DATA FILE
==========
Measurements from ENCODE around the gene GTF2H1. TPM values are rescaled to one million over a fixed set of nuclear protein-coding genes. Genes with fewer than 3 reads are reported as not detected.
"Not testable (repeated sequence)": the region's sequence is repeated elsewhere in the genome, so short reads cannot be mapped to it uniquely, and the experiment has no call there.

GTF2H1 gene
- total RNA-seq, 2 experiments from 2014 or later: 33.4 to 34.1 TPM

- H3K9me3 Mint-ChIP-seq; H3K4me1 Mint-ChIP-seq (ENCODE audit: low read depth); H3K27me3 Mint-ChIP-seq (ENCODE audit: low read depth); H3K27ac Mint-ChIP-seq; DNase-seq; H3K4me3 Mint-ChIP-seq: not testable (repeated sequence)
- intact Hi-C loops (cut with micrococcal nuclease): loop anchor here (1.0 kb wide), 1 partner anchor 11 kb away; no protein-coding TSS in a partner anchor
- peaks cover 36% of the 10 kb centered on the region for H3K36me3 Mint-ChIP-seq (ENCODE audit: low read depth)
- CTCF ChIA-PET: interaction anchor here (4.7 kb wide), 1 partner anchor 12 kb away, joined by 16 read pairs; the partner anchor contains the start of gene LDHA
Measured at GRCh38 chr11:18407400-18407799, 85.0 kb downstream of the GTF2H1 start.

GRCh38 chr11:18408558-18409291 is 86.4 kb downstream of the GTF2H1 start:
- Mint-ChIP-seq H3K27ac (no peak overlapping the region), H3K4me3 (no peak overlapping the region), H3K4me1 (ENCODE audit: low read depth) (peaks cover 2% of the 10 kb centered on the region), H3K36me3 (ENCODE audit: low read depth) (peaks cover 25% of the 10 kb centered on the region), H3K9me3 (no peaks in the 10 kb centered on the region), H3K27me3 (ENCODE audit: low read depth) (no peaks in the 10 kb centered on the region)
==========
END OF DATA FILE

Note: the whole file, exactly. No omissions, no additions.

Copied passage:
Measurements from ENCODE around the gene GTF2H1. TPM values are rescaled to one million over a fixed set of nuclear protein-coding genes. Genes with fewer than 3 reads are reported as not detected.
"Not testable (repeated sequence)": the region's sequence is repeated elsewhere in the genome, so short reads cannot be mapped to it uniquely, and the experiment has no call there.

GTF2H1 gene
- total RNA-seq, 2 experiments from 2014 or later: 33.4 to 34.1 TPM

- H3K9me3 Mint-ChIP-seq; H3K4me1 Mint-ChIP-seq (ENCODE audit: low read depth); H3K27me3 Mint-ChIP-seq (ENCODE audit: low read depth); H3K27ac Mint-ChIP-seq; DNase-seq; H3K4me3 Mint-ChIP-seq: not testable (repeated sequence)
- intact Hi-C loops (cut with micrococcal nuclease): loop anchor here (1.0 kb wide), 1 partner anchor 11 kb away; no protein-coding TSS in a partner anchor
- peaks cover 36% of the 10 kb centered on the region for H3K36me3 Mint-ChIP-seq (ENCODE audit: low read depth)
- CTCF ChIA-PET: interaction anchor here (4.7 kb wide), 1 partner anchor 12 kb away, joined by 16 read pairs; the partner anchor contains the start of gene LDHA
Measured at GRCh38 chr11:18407400-18407799, 85.0 kb downstream of the GTF2H1 start.

GRCh38 chr11:18408558-18409291 is 86.4 kb downstream of the GTF2H1 start:
- Mint-ChIP-seq H3K27ac (no peak overlapping the region), H3K4me3 (no peak overlapping the region), H3K4me1 (ENCODE audit: low read depth) (peaks cover 2% of the 10 kb centered on the region), H3K36me3 (ENCODE audit: low read depth) (peaks cover 25% of the 10 kb centered on the region), H3K9me3 (no peaks in the 10 kb centered on the region), H3K27me3 (ENCODE audit: low read depth) (no peaks in the 10 kb centered on the region)